September 03, 2019 4 min read

Saw a video about Eva Marcille Sterling and how she has changed her daughter's last name to Sterling so that her entire family has one unified last name.

Here is the video so you can see for yourself. 

 

 I want to first say I don't have any children so my opinion is biased in that way but I have been a child. I have seen and observed some things in my life and those around me and what is most prevalent is childhood trauma. A lot of that trauma is caused by parents and environments or people that they allow around their child. 

I also don't know Eva or Kevin McCall (her daughter's father) but every time I have seen Eva speak about this man it is the same exact thing. She is resolute in the fact that she DOES NOT fuck with him. He is not involved in her daughter's life nor does she want him to be. I don't know what he is alleged to have done BUT I feel that she has her reasons. Now she has a husband that has taken over as her daughter's father in every shape fashion and form according to her to where Mr.McCall is not present at all. So now comes the difference of last names. Names shouldn't matter but it does...here is my perspective of my life with a blended family. 

My half brother and I had different last names. My mother raised us as brother and sister...no half business BUT there was a difference even if we didn't talk about it. I didn't notice it until I went to school and or got older with friends and they started asking questions. I always pre-faced the explanation of my family dynamic by saying that my brother's dad was dead and my mom remarried. I didn't want people to think "badly" of my mom. But my half-brother is 12 years older than me and out of the house as I got older so we didn't have the rivalry that I've heard of other siblings having. 

There are many of stories from diverse parent households were it is "us" vs "them". This mentality is usually started from the custodial parent and creates a sort rivalry and indifference whether recognized or not. I've had people discuss their family issues on this with me and it's not healthy. Bottom line is the parents did a piss poor job at integrating and explaining and loving these children and now they are adults with these trauma issues. Yeah its just a last name but its so much more to it than that. 

For example... I felt the need to keep explaining all of this about my mom and half brother until l was in my 20's. A friend of mine brought it to my attention as I went through my usual speech of my family dynamic that I perfected from childhood. "You don't have to defend your mother to people. It's none of their business." I felt shame about all of that. Like my family and many others, there are multiple layers to this subject.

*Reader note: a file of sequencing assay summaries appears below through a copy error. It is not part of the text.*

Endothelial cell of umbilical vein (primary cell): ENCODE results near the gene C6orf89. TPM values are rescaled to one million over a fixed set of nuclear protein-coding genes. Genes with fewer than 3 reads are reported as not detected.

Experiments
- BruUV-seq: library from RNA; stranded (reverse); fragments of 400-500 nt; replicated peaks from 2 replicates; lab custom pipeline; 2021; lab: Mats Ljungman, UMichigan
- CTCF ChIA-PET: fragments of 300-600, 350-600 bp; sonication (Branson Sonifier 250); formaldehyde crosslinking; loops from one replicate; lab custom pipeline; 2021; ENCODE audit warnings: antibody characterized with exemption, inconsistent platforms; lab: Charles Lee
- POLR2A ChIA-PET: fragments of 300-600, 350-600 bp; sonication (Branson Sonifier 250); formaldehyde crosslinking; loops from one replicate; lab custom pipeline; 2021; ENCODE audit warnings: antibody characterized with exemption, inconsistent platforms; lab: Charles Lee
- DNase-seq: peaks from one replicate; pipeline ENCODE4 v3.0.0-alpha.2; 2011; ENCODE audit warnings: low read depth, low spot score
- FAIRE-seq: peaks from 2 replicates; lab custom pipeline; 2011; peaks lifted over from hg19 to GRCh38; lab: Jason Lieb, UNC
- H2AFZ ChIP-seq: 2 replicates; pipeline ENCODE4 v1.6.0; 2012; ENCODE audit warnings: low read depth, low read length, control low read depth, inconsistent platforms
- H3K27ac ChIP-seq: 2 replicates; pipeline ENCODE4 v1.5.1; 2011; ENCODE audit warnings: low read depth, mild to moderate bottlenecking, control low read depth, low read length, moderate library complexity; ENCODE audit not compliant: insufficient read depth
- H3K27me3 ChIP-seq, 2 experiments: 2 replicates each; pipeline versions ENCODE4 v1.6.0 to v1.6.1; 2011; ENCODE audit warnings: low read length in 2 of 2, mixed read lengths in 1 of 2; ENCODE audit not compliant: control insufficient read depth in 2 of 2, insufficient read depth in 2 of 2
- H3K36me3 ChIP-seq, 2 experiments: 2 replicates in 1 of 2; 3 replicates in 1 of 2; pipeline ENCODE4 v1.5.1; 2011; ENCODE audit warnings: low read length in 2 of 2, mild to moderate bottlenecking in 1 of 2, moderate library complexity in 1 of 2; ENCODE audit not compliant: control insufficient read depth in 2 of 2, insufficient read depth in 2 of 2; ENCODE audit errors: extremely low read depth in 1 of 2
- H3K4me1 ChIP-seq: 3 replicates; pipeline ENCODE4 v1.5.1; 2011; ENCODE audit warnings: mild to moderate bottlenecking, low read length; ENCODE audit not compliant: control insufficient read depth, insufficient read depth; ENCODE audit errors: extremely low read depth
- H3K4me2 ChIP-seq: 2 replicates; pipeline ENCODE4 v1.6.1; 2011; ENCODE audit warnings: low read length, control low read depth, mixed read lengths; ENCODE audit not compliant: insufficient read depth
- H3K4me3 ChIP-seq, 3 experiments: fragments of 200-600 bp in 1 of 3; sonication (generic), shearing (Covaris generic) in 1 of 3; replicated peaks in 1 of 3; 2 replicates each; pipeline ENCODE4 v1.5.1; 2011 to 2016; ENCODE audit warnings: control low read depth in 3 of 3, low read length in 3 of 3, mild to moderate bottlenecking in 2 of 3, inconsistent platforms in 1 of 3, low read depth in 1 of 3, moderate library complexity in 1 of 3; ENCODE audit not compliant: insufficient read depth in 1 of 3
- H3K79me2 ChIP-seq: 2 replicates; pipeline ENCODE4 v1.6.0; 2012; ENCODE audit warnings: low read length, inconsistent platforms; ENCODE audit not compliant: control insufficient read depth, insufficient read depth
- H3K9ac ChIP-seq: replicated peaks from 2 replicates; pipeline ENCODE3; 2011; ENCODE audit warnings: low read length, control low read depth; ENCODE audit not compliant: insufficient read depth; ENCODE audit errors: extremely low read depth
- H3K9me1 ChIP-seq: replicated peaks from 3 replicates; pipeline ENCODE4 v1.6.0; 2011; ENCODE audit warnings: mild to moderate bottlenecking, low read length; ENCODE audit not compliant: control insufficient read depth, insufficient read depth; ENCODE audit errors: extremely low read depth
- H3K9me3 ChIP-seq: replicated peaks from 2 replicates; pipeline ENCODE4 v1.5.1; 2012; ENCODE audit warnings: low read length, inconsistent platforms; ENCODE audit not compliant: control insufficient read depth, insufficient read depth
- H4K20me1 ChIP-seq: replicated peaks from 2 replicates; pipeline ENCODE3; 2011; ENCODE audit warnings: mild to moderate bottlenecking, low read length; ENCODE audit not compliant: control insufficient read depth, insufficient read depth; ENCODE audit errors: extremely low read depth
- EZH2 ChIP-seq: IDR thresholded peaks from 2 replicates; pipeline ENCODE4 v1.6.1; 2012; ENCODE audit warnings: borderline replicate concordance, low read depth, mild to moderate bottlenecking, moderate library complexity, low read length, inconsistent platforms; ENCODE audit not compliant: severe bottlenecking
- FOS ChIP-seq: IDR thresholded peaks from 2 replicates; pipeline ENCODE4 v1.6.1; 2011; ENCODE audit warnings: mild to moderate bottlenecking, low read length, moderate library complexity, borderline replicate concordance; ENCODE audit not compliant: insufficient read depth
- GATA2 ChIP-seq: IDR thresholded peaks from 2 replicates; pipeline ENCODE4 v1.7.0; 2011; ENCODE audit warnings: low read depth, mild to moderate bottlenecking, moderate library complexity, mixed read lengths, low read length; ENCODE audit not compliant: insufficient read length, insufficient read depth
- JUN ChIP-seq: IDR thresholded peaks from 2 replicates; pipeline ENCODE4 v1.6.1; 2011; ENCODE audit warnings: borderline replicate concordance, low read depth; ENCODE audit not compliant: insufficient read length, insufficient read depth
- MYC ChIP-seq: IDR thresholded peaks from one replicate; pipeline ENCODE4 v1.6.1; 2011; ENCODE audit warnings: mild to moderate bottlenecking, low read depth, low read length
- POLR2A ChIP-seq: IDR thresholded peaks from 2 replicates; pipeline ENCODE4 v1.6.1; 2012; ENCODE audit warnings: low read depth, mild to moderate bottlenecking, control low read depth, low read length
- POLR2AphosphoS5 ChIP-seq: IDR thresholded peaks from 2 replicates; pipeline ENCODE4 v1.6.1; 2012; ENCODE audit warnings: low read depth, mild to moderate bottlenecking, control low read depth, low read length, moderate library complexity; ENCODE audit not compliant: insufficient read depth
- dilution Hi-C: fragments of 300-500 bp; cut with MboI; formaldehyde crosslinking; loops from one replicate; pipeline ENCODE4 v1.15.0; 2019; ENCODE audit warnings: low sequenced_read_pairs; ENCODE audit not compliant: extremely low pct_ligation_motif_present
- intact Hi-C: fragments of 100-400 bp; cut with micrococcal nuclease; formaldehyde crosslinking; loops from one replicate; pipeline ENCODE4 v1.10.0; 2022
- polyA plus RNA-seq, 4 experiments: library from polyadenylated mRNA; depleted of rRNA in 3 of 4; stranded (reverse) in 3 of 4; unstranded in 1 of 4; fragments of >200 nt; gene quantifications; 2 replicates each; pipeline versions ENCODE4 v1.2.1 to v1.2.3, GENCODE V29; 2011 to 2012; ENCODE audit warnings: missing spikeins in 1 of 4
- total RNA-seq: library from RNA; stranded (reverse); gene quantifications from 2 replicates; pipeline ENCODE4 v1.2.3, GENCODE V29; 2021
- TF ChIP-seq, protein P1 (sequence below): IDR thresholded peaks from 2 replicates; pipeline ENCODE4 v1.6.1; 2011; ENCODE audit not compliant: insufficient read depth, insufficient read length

I say all that to say that family dynamics traumatize kids in ways we don't realize. We must handle these decisions with care and not forget about the little people that will one day be adults. Having a household where everyone has different names causes separation, explanations, and embarrassment in some situations. "How is that your sister and y'all got different names?"

It happens...and I'm a child of that and have observed the trauma and confusion it causes.

I applaud Eva for doing what she felt was right. I know many won't agree but I'm for the kids. What is right for the child is all I'm about and in this case I think Eva has understood and is preparing herself for possible trauma with her daughter. I applaud any parent for thinking about their child and making sure these situations are done with care. Blending families is more than cute matching t-shirts and photo shoots. Its work and it takes talking and communication and sometimes actions like these. 

Childhood trauma is REAL...you or someone you know may be recovering and healing. You could have been harmed by your childhood and as an adult have no explanation for the way you feel or act. 

How can we combat childhood trauma as you move on. I have a suggestion. Please think about your kids when you move from relationship to relationship especially one as serious as marriage. Think about how the child fits in and communicate how to deal with touch situations and possibly bullying.

Also, don't just rely on what your child is saying but really pay attention to how they act and what their body language tells you. They may want you to be happy still be having a hard time with the transition themselves.

You are the parent and giving them the least traumatizing life experience possible is your job. Think about that as you navigate dating and blending your family.

SD

 


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